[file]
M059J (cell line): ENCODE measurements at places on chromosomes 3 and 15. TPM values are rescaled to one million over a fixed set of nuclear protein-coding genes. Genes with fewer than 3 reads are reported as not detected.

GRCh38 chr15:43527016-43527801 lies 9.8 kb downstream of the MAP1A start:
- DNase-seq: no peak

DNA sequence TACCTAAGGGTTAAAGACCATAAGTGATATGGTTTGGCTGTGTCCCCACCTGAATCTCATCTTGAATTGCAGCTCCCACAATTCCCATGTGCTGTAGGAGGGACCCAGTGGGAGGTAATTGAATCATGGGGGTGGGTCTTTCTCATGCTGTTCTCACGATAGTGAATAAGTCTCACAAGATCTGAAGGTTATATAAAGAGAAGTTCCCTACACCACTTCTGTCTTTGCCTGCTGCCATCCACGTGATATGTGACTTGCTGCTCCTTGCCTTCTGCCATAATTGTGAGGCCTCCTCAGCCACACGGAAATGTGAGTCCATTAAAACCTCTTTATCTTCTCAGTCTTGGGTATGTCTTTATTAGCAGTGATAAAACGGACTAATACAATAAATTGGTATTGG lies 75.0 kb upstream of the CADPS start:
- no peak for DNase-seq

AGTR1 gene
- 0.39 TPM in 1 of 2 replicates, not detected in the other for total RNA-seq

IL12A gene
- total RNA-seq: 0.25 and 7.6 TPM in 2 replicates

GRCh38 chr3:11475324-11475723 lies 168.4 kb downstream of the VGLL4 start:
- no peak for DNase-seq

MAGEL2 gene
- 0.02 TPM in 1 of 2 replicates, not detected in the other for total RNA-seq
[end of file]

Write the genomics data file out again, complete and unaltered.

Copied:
M059J (cell line): ENCODE measurements at places on chromosomes 3 and 15. TPM values are rescaled to one million over a fixed set of nuclear protein-coding genes. Genes with fewer than 3 reads are reported as not detected.

GRCh38 chr15:43527016-43527801 lies 9.8 kb downstream of the MAP1A start:
- DNase-seq: no peak

DNA sequence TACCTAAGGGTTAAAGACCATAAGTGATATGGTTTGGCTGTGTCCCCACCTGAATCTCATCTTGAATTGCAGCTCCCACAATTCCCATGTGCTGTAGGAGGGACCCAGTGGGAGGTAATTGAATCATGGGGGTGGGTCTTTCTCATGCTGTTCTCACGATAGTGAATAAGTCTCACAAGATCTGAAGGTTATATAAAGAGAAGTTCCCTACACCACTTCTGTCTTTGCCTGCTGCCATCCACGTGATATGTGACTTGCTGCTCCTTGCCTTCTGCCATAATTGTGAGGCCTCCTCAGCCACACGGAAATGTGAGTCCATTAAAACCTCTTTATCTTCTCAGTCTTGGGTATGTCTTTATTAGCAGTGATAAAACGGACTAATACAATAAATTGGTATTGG lies 75.0 kb upstream of the CADPS start:
- no peak for DNase-seq

AGTR1 gene
- 0.39 TPM in 1 of 2 replicates, not detected in the other for total RNA-seq

IL12A gene
- total RNA-seq: 0.25 and 7.6 TPM in 2 replicates

GRCh38 chr3:11475324-11475723 lies 168.4 kb downstream of the VGLL4 start:
- no peak for DNase-seq

MAGEL2 gene
- 0.02 TPM in 1 of 2 replicates, not detected in the other for total RNA-seq